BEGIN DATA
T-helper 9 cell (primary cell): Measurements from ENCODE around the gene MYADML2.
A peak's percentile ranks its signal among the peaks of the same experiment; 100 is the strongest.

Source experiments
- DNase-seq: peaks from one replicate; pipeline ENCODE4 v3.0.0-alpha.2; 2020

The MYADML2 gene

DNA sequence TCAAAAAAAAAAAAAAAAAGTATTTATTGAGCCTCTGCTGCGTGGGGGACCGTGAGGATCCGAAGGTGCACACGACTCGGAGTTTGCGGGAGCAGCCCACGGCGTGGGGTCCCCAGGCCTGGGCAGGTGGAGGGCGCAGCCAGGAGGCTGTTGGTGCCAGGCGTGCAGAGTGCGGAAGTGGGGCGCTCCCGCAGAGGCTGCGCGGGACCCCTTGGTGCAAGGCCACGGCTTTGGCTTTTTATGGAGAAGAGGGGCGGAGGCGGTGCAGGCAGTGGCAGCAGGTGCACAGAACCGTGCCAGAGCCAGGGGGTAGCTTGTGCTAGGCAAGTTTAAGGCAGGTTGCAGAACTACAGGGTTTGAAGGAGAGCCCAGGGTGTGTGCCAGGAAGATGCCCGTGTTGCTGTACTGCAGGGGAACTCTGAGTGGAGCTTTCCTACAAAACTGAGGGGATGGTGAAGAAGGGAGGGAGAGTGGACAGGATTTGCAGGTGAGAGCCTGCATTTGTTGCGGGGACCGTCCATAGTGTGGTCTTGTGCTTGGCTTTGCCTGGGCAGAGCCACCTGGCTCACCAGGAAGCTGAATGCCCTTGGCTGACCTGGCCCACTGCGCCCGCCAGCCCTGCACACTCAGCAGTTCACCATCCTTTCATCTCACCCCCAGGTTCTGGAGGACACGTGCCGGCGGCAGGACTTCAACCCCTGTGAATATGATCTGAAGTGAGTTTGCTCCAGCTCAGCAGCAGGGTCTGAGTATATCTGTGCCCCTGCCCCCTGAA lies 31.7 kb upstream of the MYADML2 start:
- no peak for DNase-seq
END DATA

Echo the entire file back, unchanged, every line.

T-helper 9 cell (primary cell): Measurements from ENCODE around the gene MYADML2.
A peak's percentile ranks its signal among the peaks of the same experiment; 100 is the strongest.

Source experiments
- DNase-seq: peaks from one replicate; pipeline ENCODE4 v3.0.0-alpha.2; 2020

The MYADML2 gene

DNA sequence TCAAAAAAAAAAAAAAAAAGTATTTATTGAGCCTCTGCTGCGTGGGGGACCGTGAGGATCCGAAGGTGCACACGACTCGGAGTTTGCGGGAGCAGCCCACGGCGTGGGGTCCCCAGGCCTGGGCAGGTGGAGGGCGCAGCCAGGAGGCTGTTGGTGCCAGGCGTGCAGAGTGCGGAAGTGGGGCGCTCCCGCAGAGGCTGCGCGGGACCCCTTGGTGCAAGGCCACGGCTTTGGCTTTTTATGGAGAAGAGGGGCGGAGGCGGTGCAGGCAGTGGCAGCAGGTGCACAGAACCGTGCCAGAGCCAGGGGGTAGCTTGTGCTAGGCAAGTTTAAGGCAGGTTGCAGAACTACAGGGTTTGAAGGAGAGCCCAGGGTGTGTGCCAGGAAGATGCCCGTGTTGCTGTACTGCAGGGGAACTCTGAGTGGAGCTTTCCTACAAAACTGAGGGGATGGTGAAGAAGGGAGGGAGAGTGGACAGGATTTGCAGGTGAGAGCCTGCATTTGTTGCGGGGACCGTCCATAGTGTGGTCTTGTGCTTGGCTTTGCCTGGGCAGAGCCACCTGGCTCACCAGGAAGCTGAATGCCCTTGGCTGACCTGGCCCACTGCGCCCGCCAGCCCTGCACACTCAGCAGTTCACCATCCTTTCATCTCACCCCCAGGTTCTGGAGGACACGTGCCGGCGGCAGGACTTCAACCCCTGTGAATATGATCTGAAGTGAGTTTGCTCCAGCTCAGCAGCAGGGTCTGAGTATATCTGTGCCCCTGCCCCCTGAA lies 31.7 kb upstream of the MYADML2 start:
- no peak for DNase-seq